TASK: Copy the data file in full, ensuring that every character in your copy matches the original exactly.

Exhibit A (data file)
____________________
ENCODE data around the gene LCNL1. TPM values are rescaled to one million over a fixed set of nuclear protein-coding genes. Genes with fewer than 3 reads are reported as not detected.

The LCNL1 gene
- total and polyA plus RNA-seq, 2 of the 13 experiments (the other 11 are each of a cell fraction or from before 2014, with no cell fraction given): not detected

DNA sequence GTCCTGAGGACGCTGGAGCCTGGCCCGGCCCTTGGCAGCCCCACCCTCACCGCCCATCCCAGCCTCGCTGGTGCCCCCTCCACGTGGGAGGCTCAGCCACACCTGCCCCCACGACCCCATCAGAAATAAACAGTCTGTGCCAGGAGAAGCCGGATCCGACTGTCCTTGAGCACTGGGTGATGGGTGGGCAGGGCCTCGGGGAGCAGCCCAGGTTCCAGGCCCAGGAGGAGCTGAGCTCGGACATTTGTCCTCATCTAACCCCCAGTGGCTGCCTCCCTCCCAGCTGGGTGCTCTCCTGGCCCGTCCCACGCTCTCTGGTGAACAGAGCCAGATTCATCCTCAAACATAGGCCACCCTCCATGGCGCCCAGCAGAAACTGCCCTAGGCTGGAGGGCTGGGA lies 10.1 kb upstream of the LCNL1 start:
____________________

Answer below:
ENCODE data around the gene LCNL1. TPM values are rescaled to one million over a fixed set of nuclear protein-coding genes. Genes with fewer than 3 reads are reported as not detected.

The LCNL1 gene
- total and polyA plus RNA-seq, 2 of the 13 experiments (the other 11 are each of a cell fraction or from before 2014, with no cell fraction given): not detected

DNA sequence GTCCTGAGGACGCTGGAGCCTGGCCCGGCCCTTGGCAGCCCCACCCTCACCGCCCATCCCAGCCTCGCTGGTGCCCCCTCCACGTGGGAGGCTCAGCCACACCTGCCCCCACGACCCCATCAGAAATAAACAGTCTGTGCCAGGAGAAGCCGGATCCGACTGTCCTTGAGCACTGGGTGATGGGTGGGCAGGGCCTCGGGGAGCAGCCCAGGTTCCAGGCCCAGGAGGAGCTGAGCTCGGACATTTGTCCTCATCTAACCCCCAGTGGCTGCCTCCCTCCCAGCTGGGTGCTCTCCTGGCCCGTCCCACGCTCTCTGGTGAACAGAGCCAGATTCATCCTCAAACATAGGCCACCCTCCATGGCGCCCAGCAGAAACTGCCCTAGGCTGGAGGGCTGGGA lies 10.1 kb upstream of the LCNL1 start: